BATMAN PILE BREAKDOWN: NOV 21ST

by Kristina
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Read the quick reviews on Nightwing #14, Birds of Prey #14, Batwoman #14, and Justice League #14. Click the jump to read more.

BATWOMAN #14: J.H. Williams III (writer and current artist of Batwoman)  has continued to “WOW” readers with his artwork. Batwoman continues her team up with Wonder Woman. It was best to think that Batwoman could learn from Wonder Woman on how to be an independent female superhero. However in Batwoman #14, it seems that Wonder Woman learns how emotionally resilient Batwoman is to things. Wonder Woman finds it admirable, and Williams tries to illustrate this with full page spreads. This issue is filler, so there is nothing revealing in this issue for either character growth or plot progress. The issue’s best quality is the art.

NIGHTWING #14: The concluding issues of Lady Shiva’s story arc. Tom DeFalco (writer of Superboy) is again the guest writer on this issue. He continues to amaze readers with his similar writing to Kyle Higgins’ (current writer of Nightwing) writing style, which is an urban plot driven story for Nightwing. Truthfully, you wouldn’t know who is who based on reading this issue or the last issue of Nightwing. Nightwing #14 makes very little sense in the beginning and its lead up is a bit awful. You’re basically hyping yourself up for a little disappointment. Sonia Zucco is supposed to be Dick Grayson’s new love interest, but it seems that love interest is all in Dick’s head. Zucco is giving him mixed signs, which could lead Dick into some real crap later.

The fight between Lady Shiva and Nightwing is decent, but there is nothing to get excited about. It would have been more of an epic fight if it was at night. There are cool illustrations of the fight scenes in this issue done by Andres Guinaldo. As a concluding issue, you would expect for something awesome to happen. For Nightwing #14, it is shy of awesome.

BIRDS OF PREY #14: In every issue of Birds of Prey, Starling is the comic relief and well…she is probably the most grounded and realistic of the team. She states the obvious, and keeps the comedy in every issue. It’s probably one of the best things in Birds of Prey. In Issue #14, the team has finally found Katana’s sword which is basically the whole point of this issue. So, it’s a filler issue. There is tons of fighting and comedy, Batgirl is always the party pooper where she continues to get pissed off in every issue and blames Black Canary every time. This is more of their dynamic as a pair, Black Canary somehow convinces Batgirl into a mission and it goes up crap’s creek. Duane Swierczynski (writer of Birds of Prey) doesn’t disappoint with the suspenseful writing and Romano Molenaar (current artist) continues to make the girls look hot and strong.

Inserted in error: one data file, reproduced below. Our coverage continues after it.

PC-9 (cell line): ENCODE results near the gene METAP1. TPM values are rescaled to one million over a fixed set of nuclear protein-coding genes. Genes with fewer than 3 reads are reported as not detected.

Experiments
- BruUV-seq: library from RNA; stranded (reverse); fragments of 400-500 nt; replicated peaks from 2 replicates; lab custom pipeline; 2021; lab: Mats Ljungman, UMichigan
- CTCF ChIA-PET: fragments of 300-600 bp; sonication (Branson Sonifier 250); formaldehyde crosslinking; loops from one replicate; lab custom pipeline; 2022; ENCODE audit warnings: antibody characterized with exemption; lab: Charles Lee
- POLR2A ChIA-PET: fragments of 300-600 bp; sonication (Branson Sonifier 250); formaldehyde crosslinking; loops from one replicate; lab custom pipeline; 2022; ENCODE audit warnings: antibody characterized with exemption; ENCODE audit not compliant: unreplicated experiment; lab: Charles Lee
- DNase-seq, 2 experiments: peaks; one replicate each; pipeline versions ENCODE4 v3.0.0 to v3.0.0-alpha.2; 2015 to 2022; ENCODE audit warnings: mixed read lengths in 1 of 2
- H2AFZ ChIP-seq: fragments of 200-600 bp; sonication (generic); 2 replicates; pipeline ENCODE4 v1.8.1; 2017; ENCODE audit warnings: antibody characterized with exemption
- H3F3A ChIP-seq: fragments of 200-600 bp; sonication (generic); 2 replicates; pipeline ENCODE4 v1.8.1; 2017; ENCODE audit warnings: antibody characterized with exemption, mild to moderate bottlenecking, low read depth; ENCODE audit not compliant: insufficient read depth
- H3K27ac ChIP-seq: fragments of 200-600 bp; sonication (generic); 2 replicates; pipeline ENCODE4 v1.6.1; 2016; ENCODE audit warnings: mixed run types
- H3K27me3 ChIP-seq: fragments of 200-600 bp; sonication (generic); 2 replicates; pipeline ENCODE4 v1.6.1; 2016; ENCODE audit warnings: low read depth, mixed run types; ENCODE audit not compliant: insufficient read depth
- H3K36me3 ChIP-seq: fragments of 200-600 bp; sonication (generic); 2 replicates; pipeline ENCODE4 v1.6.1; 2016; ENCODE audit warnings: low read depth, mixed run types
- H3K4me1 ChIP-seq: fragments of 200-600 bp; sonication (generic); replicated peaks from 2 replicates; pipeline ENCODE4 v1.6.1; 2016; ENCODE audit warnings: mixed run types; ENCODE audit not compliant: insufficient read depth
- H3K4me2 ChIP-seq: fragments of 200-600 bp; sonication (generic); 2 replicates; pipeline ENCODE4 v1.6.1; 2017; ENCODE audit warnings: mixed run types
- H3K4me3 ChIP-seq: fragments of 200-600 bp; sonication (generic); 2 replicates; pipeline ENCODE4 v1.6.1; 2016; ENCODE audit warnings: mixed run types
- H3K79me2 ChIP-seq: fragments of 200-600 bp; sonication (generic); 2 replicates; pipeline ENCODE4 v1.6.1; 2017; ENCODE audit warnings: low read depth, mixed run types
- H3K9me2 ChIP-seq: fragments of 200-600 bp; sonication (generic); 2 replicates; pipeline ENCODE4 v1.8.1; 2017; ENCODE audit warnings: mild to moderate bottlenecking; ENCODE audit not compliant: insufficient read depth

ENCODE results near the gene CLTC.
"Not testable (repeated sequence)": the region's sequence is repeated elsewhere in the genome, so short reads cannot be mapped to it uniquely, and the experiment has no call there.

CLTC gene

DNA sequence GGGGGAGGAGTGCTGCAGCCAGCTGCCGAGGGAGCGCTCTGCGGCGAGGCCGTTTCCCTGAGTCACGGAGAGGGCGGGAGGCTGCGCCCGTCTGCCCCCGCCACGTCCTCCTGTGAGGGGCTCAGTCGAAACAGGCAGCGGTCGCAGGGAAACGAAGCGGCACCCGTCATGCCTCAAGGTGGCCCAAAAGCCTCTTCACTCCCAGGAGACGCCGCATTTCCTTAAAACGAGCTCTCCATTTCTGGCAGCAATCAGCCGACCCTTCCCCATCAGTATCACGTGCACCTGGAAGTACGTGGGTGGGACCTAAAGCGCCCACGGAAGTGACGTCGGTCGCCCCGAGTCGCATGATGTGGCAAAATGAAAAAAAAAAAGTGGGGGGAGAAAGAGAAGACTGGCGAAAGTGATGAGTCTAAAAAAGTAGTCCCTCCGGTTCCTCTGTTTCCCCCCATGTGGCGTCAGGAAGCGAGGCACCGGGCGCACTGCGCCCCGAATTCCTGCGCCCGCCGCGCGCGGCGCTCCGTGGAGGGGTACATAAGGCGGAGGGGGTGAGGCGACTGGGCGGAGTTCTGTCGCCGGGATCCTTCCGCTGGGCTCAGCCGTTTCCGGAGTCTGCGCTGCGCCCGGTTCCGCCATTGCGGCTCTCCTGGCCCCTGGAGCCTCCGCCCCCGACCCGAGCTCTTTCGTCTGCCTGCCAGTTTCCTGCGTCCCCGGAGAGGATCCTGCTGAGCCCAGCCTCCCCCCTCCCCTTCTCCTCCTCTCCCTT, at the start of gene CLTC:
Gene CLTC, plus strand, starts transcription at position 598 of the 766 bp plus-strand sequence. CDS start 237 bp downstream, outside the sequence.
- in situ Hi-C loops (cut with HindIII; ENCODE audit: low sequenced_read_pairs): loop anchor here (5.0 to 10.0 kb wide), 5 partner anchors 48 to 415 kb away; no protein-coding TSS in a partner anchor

RED HOOD & OUTLAWS #14: If you’re expecting Superman to have some kind of cool cameo in this issue, then you should skip over this issue. There is very little reasons as to why Superman is in this issue except to pose a threat to the outlaws. The boy scout reminds Jason Todd aka Red Hood of how much of a good Robin he was to Batman, which means Scott Lobdell (writer of Superman, Red Hood &the Outlaws, Teen Titans) is setting up “Death of a Family” for Red Hood. It is a poor use of character such as Superman to create a set up for Red Hood. Eh! It’s Lobdell.

As far as the story line goes for this issue, Joker makes a little appearance declaring that the next issue will be “Death of a Family.” The way Lobdell wrote Joker in this issue; it seems that the Joker might attack Red Hood with some physical and psychological attacks. The next issue might become Lobdell’s best writing for this comic book. Cross your fingers, Hoodies!

JUSTICE LEAGUE #14:  This is the concluding issue of Cheetah’s villainy for Justice League. This issue tells the story of how Wonder Woman is blind by giving people the benefit of the doubt. Clearly, Geoff Johns (writer of Green Lantern, Justice League, Batman: Earth One) is trying to humanize Wonder Woman, which proves that the character is too high above and mighty. Johns tries to show the error of Wonder Woman’s ways by making Superman her “Down to Earth” love interest. It’s cool, but we all know who might be watching them, right? Batman! He knows everything.

The issue is suspenseful and sheds light on how Cheetah became who she is. Its decent villain’s story, it brings much respect to the character if you don’t know who Cheetah is.  The back-up story about Shazam continues with Billy Batson learning about his powers and how he uses it. It’s pretty comical to see Billy as Shazam. Basically, if a young boy is able to have superpowers. What would that boy use it for? Not for good all the time, but for the money! Black Adam appears in this back-up story, and he’s just so sinister that you have to love it. Johns brings a true modernism to these characters with a revamped storyline as well as costumes. Tony Daniel (former artist of Detective Comcis) is quite at home with illustrating Justice League. He does well with drawing the female body than the males. It’s a preference on his part as an artist, and it shows in the details that he puts into Wonder Woman and Cheetah. Seriously, can’t wait for Shazam to join the team or get his solo book soon. He’s too good of a character.

Check out some of the panels that I thought were cool.

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